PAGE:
Tennessee freshman running back Jalen Hurd has all the physical attributes—size, strength and speed—to be a dominant college football player right now.
But what is a realistic first-year expectation for the 6'3", 227-pound mid-term signee who has Volunteers fans everywhere dreaming of a dominant run game again?
That tricky answer depends on two major questions.
First, can Hurd stay healthy? And secondly, will all the nuances that are essential to becoming a complete running back be innate to the former high school star?
With Hurd getting to participate in spring drills and being given every opportunity to win the job, he should prove that he's UT's best backfield option. While anointing him an immediate 1,000-yard rusher is probably a stretch, he will have a strong season.
After suffering an injury during his senior season, Hurd will have to deal with naysayers. He'll have plenty of bulletin board material such as the news that trickled in on Monday from USC's War Room on national signing day.
The comments caused so much buzz in social media, it prompted an apology from the Trojans, as detailed by GoVols247's Wes Rucker (subscription required). So Hurd definitely heard it, and it'll just drive him more in the weight room and on the practice field.
Despite some negative outliers, many analysts realize Hurd's talent is limitless. The Hendersonville, Tenn., product is the perfect weapon for UT coach Butch Jones' speed-based, no-huddle style.
In 2013, Jones kept trying to shove square-peg, slower players into the round hole of a fast attack, and it birthed an offensive clunker.
That will change with Hurd in the backfield.
He is the type of player who Jones can build his offense around, and he could get the ball in numerous ways—from direct handoffs, to sweeps, to even possibly lining up in a H-back role. Jones wants to get Hurd's elite speed in space, and the coaches will look for ways to do that.
Couple that speed with the fact that Hurd is a freak of nature physically, and anybody should understand the excitement rumbling like a rockslide down Rocky Top.
Perhaps that ideal fit for what Jones wants to do offensively is the reason why 247Sports' Kipp Adams named Hurd his No. 2 impact early enrollee (subscription required) behind Florida cornerback Jalen Tabor.
Most of the comparisons around the college football universe liken Hurd to Alabama's Derrick Henry. When Henry had his breakout game in a Sugar Bowl loss to Oklahoma, UT fans let their minds drift toward Hurd's potential.
Henry and Hurd share the same uncharacteristic build for a college runner (Henry is 6'3", 238 pounds), and there were the same questions surrounding the ability of both to play the position.
Both even suffered injuries before their first college games—Henry fractured his tibia in the spring, and Hurd had shoulder surgery that caused him to miss his senior year.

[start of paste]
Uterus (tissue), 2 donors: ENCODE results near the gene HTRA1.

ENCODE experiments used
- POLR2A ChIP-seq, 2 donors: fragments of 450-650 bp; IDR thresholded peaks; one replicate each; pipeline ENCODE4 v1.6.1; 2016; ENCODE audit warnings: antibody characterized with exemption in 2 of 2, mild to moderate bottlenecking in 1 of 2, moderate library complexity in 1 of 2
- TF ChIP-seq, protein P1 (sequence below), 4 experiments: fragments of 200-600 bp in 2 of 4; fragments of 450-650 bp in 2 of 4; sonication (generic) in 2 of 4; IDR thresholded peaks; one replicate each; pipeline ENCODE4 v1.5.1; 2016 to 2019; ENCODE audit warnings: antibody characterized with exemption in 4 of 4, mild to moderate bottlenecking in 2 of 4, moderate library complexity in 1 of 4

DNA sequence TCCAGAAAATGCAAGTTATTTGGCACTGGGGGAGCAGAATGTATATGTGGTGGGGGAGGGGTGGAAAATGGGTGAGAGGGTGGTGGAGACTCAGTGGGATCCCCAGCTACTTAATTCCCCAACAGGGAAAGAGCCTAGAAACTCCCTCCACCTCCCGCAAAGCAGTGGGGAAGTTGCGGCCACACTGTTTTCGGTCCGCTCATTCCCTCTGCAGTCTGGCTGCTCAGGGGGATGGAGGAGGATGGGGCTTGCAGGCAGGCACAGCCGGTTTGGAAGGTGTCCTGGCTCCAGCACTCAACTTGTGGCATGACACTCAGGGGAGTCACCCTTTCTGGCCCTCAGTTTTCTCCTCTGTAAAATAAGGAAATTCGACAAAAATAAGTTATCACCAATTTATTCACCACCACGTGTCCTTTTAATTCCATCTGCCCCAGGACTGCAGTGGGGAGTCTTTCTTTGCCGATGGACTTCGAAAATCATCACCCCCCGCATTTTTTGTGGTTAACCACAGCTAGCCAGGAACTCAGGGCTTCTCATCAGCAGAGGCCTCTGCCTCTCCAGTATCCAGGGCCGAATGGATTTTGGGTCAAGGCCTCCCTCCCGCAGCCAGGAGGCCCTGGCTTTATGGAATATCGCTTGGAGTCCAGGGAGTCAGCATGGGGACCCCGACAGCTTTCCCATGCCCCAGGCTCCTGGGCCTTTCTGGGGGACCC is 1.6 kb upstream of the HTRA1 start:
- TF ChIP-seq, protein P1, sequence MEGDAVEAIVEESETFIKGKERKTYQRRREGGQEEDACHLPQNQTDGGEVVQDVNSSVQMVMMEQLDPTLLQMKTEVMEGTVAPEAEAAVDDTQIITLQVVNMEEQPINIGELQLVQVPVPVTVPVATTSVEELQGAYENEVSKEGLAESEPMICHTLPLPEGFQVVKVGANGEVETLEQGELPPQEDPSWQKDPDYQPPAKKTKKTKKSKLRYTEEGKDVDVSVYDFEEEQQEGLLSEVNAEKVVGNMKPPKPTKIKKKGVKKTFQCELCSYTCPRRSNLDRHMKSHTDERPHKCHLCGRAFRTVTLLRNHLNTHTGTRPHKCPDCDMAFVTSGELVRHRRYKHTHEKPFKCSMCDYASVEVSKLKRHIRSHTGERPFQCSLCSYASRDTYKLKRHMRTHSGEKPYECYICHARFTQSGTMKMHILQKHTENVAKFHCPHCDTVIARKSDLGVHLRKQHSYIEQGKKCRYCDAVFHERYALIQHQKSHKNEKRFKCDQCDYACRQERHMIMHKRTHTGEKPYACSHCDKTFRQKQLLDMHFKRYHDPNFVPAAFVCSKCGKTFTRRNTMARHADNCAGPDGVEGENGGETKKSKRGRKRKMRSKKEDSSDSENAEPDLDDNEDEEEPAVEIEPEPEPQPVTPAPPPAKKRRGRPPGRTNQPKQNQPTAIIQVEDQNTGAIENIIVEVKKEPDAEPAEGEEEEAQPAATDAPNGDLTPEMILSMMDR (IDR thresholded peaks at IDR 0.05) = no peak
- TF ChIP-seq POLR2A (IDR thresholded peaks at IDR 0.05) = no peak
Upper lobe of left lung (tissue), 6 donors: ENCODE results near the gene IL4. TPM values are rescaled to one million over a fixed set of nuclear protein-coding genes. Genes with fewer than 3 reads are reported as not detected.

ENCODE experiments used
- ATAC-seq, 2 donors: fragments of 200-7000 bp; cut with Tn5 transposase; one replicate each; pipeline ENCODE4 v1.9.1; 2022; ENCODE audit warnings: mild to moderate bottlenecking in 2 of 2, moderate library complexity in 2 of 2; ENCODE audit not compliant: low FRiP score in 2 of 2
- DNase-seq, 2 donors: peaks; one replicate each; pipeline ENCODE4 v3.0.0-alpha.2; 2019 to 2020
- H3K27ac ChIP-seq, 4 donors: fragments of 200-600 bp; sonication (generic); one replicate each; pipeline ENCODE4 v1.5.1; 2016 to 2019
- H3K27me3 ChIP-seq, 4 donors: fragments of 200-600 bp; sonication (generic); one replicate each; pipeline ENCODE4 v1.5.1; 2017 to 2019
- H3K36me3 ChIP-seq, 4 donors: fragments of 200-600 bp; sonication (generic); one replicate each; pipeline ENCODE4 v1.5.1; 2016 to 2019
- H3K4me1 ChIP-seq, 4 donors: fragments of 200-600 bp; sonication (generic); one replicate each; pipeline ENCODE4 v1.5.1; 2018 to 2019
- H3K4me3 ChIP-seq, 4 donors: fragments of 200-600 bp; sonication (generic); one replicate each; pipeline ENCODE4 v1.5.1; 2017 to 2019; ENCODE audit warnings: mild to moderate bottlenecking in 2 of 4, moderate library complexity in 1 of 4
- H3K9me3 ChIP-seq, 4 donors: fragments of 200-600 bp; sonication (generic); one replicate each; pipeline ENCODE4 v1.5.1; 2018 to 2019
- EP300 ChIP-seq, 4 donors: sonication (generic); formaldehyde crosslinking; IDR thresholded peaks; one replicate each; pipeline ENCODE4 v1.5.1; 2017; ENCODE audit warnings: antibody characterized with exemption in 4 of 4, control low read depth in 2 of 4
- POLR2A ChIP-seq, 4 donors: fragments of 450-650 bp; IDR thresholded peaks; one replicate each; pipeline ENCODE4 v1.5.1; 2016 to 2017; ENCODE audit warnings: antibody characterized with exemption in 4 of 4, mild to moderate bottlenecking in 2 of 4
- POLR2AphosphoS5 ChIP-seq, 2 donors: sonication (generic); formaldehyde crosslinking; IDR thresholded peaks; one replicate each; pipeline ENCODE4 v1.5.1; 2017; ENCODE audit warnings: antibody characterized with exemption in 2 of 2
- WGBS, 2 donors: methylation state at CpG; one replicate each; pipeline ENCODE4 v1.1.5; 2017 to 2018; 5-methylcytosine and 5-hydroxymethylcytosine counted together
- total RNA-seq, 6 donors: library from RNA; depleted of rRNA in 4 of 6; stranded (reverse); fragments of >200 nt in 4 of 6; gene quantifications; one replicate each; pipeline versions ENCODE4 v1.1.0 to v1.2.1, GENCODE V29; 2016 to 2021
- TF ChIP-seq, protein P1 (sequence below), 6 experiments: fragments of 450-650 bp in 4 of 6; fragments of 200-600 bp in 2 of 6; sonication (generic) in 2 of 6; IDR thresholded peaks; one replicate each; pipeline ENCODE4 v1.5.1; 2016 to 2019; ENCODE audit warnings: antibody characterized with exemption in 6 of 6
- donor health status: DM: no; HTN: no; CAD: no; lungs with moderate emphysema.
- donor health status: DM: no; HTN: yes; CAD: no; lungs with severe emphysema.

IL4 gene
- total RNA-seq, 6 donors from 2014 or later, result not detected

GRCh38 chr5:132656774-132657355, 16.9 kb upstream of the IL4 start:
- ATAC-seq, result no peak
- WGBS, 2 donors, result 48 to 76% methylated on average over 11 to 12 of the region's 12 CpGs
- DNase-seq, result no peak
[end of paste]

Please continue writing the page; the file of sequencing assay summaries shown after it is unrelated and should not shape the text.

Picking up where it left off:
|Alex Collins, Ark||190||1,026||5.4||4|
|Todd Gurley, UGA||222||1,385||6.2||17|
|TJ Yeldon, Bama||175||1,108||6.3||13|
|Keith Marshall, UGA||117||759||6.5||8|
|Jeremy Hill, LSU||142||755||5.3||12|
|Derrick Henry, Bama||36||382||10.6||4|
The comparisons between the two tall backs are evident, but Hurd will have a much greater impact at Tennessee in 2014 than Henry did during his first year as a member of the Crimson Tide.
Why? Simply because T.J. Yeldon and Kenyan Drake aren't standing in Hurd's way.
Senior Marlin Lane will get his fair share of carries, and fellow freshman Derrell Scott could carve his niche as a third-down back. Devrin Young and Justis Pickett should have backfield offensive roles as well. But none of those guys are as talented as Yeldon and Drake.
While Hurd may be most compared to Henry, his stat line will look more like those of Georgia running back Keith Marshall or LSU's Jeremy Hill from their freshman seasons.
Splitting time with fellow first-year phenom Todd Gurley in 2012, Marshall finished with 759 rushing yards and eight touchdowns while averaging 6.5 yards per carry. Hill posted similar numbers.
Gurley had 1,385 yards and 17 touchdowns that same year, and Alabama's Yeldon also eclipsed 1,000 yards. But given that the Vols are breaking in an entirely new offensive line and haven't yet found a dependable quarterback, replicating those numbers would be difficult for Hurd.
Henry had just 382 rushing yards his first year in Tuscaloosa, according to ESPN.com, as he struggled to adapt to things such as learning an extensive playbook, pass-blocking and blitz pickups. All of those are "musts" for any SEC running back, and they simply can't be predicted until the players get on the field.
Still, Henry averaged more than 10 yards per carry.
Hurd must learn the same things, or he'll see his playing time trimmed. Regardless, Hurd is poised to play a key role in Tennessee's young and talented offense. If his shoulder and the rest of his body stay healthy, he will prove that his ranking is legit.
With Lane—a senior who has a ton of experience carrying the football in the SEC—returning, Jones won't completely hand over the reins of the offense to Hurd, and his stats will reflect that. But with Hurd's talent and speed, he will carve out a vital role in Tennessee's offense and lay the foundation for what will be an impressive career.